Lovecraft binge-watch: Hell House LLC, et. al.

This post is #8 of a series.

The list of found-footage films I’ve enjoyed enough to watch more than once is pretty short: There’s the largely forgotten granddaddy of the subgenre, 84 Charlie MoPic, as well as The Den, The Last Exorcism, Apollo 18, and some of the entries in the V/H/S franchise. And then there’s Hell House LLC and its sequels.

Written and directed by Stephen Cognetti, Hell House LLC concerns a 2009 haunted house attraction staged in the abandoned Abaddon Hotel in Rockland County, New York. On opening night, a mysterious disaster claims the lives of fifteen people. Five years later, a crew making a documentary about Hell House fall victim to the same dark forces that caused the original tragedy. The movie you end up watching is a meta-documentary that combines video from both 2009 and 2014.

This documentary framing helps Hell House avoid the pacing problems that bog down too many found-footage films. And while there are some jump scares, most of the tension comes from the very Lovecraftian sense of mounting dread as you watch these doomed people ignore danger sign after danger sign until it’s too late.

Cognetti followed up Hell House with two direct sequels that expand on the Abaddon Hotel’s mythology and change the scenario just enough that you don’t feel like you’re watching the same movie three times in a row.

Last year brought a spinoff sequel, Hell House LLC Origins: The Carmichael Manor, which shifts the setting to an isolated mansion in the same county as the Abaddon Hotel. The backstory here is that in 1989, Eleanor Carmichael and her daughter Catherine were brutally murdered in the manor, while her husband, Arthur, and her son, Patrick, went missing; police discovered a single set of footprints in the snow leading away from the house. The mystery of what happened remains unsolved.

Fast forward to 2021. An internet sleuth named Margo Bentley arranges to rent the Carmichael Manor for five days. She brings along her girlfriend, Rebecca, her brother, Chase, and some cameras to record the ghosts who are rumored to haunt the manor.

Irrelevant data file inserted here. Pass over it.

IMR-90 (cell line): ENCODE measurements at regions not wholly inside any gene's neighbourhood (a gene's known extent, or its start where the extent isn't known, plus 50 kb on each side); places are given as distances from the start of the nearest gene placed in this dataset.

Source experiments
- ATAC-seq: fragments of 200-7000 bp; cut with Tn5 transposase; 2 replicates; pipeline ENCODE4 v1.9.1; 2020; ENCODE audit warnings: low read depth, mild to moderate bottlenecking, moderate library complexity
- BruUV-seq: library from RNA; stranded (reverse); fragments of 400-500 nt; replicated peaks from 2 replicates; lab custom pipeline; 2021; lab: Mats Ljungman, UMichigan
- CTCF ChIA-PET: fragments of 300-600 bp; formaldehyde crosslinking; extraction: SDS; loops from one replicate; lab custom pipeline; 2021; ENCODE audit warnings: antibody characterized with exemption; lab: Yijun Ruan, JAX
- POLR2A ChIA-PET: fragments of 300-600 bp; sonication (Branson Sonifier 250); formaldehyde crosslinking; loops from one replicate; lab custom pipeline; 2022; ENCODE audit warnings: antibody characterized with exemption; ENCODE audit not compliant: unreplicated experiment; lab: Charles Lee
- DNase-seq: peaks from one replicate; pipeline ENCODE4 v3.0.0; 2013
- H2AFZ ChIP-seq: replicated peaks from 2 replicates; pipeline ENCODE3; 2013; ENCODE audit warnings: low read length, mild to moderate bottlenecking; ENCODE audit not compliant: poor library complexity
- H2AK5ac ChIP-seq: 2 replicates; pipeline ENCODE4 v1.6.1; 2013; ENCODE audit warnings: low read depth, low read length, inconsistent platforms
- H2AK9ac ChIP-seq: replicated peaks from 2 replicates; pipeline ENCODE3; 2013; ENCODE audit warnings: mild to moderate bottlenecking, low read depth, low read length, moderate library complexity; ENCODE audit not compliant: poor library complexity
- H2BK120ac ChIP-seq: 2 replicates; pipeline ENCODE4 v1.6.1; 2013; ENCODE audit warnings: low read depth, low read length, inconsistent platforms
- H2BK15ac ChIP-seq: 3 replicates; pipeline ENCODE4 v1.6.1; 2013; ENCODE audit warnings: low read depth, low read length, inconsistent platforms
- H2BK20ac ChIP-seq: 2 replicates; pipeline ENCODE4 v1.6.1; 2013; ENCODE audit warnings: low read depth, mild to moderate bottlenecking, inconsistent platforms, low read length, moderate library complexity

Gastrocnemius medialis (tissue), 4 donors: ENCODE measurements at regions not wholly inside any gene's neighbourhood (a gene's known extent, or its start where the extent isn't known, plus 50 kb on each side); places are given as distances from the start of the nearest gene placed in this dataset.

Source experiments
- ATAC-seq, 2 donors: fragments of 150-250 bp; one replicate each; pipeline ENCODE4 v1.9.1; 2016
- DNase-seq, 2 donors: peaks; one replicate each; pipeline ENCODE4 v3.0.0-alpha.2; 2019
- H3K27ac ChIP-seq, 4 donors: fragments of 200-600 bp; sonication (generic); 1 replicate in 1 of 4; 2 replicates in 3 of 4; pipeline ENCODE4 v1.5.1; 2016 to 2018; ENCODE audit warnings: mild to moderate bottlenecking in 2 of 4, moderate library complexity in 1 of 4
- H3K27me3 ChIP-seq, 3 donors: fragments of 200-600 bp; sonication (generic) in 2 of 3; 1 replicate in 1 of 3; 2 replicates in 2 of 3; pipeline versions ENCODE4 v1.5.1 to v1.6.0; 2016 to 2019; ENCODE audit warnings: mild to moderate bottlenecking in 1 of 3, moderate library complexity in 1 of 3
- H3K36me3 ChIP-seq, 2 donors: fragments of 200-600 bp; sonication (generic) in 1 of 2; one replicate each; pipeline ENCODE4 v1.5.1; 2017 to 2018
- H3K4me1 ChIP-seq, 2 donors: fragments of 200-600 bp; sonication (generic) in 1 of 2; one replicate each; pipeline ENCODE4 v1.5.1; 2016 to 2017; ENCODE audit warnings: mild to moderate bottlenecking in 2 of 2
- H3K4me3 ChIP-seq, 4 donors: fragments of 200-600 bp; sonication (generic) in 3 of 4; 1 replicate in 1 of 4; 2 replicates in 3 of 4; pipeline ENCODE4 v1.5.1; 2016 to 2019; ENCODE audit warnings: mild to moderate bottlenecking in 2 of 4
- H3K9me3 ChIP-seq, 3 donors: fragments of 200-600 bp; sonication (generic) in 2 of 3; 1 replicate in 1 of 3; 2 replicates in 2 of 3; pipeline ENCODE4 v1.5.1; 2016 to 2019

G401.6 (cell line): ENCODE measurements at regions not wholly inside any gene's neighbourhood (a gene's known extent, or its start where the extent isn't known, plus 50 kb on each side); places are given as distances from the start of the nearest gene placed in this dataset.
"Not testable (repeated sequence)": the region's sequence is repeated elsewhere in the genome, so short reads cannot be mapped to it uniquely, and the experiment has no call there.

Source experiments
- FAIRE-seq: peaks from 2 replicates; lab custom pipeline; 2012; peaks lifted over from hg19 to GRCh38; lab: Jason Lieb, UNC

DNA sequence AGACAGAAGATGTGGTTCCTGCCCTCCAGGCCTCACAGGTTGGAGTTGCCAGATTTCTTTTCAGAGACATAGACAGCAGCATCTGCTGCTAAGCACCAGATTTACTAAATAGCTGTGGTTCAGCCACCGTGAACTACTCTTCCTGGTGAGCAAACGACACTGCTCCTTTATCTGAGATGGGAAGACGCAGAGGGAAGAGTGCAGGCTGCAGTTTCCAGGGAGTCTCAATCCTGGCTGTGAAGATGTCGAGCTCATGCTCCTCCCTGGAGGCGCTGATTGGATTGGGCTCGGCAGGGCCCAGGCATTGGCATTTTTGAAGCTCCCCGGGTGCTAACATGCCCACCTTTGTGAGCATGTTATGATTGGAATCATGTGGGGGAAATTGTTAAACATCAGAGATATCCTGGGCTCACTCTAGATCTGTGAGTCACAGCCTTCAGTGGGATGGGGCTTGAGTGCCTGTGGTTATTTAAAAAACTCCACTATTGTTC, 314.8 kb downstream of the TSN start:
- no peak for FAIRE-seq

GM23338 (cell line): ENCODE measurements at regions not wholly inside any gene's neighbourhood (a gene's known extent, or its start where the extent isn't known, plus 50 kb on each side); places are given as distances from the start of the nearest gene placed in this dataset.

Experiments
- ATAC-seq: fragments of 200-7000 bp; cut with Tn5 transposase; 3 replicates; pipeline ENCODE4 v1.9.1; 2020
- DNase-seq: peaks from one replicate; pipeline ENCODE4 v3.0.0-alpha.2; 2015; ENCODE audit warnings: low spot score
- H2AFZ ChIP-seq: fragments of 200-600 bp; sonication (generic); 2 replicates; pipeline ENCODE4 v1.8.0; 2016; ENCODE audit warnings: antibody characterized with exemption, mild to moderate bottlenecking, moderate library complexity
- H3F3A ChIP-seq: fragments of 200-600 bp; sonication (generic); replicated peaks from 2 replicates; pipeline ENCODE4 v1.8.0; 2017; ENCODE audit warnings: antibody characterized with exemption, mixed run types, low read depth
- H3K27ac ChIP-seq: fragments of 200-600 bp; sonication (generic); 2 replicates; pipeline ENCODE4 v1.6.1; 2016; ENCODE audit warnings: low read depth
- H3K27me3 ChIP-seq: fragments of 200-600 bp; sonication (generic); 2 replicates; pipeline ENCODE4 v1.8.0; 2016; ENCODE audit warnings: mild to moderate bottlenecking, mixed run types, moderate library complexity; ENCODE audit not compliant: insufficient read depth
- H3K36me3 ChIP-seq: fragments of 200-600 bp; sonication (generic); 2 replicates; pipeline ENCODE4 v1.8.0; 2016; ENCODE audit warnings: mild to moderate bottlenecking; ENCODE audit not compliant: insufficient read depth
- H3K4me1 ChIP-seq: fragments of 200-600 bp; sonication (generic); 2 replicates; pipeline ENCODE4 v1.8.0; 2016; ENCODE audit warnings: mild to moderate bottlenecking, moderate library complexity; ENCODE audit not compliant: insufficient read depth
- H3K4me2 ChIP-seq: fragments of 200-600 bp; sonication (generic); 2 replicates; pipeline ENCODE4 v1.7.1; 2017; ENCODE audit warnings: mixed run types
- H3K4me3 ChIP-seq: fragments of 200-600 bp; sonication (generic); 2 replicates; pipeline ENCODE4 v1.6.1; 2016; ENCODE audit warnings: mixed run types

Like the original Hell House, Carmichael Manor is structured as a documentary, so we know from the outset that none of these three are getting out alive, but even without the upfront spoiler, it wouldn’t be hard to guess the ending. During her initial walkthrough of the property, Margo asks the rental agent what’s behind the locked pair of French doors in the upstairs hallway. “Old storage,” he replies, vaguely. “I don’t even have a key for it anymore.” After he leaves, Margo gets the doors open and finds that the stored items include a pair of life-sized clown mannequins:

This is the point where I’d be speed-dialing the rental office to find out whether it’s too late to get my deposit back, but Margo doesn’t want to leave, even after the clowns start moving around the house. And while Rebecca and Chase have a bit more sense, they wait too long to force the issue. Bad luck for them, but if you like scary movies about terrible decision-making, it’s a lot of fun to watch.

The entire Hell House LLC franchise is streaming on Shudder and AMC+, and the first three films are also available free, with ads, on Tubi.